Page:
There is Now Proof Australian Research Council Rigged Their Study of Homeopathy’s Effectiveness

At the end of the new documentary on homeopathy “Just One Drop,” there is a section on the 2015 study about the scientific validity of homeopathy done by The Australian National Health and Medical Research Council. The Research Council published a negative conclusion that got world wide press.

As reported in the documentary, a subsequent investigation done by an Australian individual and other Australian homeopathy groups showed that the Council’s researchers involved in this study were terribly biased and even lied about their impartiality. The initial chair of the study was a leading outspoken skeptic of homeopathy.

At first, an impartial company with a group of researchers were fired by the Council when they presented a report that concluded that homeopathy was effective. Then the subsequent research group, under the Council’s direct guidance, created criteria for evaluating studies of homeopathy that were never used before in the evaluation of other scientific studies. This unprecedented procedure effectively blocked all studies of homeopathy that had a positive result. In response, one of the researchers interviewed on camera belligerently justified these actions by claiming ‘it was homeopathy!’ they were evaluating.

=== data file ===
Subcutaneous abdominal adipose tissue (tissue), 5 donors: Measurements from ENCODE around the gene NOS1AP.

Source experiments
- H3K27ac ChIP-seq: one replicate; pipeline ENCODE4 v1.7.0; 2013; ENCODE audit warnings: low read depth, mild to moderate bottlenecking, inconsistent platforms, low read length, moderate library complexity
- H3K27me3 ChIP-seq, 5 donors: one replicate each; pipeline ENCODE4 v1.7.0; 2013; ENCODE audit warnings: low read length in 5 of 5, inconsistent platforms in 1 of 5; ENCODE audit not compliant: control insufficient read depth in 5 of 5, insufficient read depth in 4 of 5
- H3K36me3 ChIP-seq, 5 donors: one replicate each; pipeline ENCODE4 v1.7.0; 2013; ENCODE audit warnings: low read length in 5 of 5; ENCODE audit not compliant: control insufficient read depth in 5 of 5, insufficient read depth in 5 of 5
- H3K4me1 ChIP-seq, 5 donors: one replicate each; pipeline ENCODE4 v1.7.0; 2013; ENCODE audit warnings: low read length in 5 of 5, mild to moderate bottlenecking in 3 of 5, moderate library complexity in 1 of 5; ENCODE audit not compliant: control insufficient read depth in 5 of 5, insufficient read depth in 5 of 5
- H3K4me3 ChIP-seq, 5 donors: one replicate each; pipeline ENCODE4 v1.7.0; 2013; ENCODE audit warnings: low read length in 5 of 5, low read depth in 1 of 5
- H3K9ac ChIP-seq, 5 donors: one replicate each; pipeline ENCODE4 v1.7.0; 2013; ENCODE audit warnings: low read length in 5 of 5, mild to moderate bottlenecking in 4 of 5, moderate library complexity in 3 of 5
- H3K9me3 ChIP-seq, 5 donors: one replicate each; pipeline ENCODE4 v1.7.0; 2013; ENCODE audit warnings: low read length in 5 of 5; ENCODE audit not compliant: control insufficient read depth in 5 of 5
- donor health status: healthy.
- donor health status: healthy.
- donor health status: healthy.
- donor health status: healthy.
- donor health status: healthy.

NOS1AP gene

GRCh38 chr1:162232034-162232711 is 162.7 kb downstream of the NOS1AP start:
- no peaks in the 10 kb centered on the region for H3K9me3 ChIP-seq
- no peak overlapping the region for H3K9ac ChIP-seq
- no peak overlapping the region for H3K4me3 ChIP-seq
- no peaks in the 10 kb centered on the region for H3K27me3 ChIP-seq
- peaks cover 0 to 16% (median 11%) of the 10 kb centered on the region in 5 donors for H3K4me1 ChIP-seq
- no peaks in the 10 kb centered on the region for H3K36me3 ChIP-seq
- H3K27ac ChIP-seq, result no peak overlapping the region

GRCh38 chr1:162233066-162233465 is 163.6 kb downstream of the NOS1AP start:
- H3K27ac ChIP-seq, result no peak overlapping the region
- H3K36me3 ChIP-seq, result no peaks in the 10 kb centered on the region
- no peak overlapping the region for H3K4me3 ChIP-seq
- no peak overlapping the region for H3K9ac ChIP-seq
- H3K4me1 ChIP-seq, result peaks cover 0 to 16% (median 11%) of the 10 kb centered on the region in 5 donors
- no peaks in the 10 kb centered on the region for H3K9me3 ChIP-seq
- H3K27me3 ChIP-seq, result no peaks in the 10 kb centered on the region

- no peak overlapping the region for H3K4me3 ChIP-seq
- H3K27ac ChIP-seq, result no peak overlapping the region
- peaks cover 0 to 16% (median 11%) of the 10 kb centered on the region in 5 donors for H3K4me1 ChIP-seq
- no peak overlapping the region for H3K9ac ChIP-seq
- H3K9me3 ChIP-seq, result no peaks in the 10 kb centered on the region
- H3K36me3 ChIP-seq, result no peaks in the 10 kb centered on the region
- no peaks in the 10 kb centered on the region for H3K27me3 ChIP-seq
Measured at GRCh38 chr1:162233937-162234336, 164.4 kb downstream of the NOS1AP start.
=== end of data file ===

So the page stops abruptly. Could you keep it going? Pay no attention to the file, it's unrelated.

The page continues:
There are many dramatically positive scientific studies validating homeopathy’s effectiveness and none of these were included in their report. Many are described on this web site.

Even though there have been many complaints to the Research Council, after 2 years, there is still no substantial results of their supposed review of the lack of integrity and dishonesty by their own researchers. For more detailed information see the documentary Just One Drop.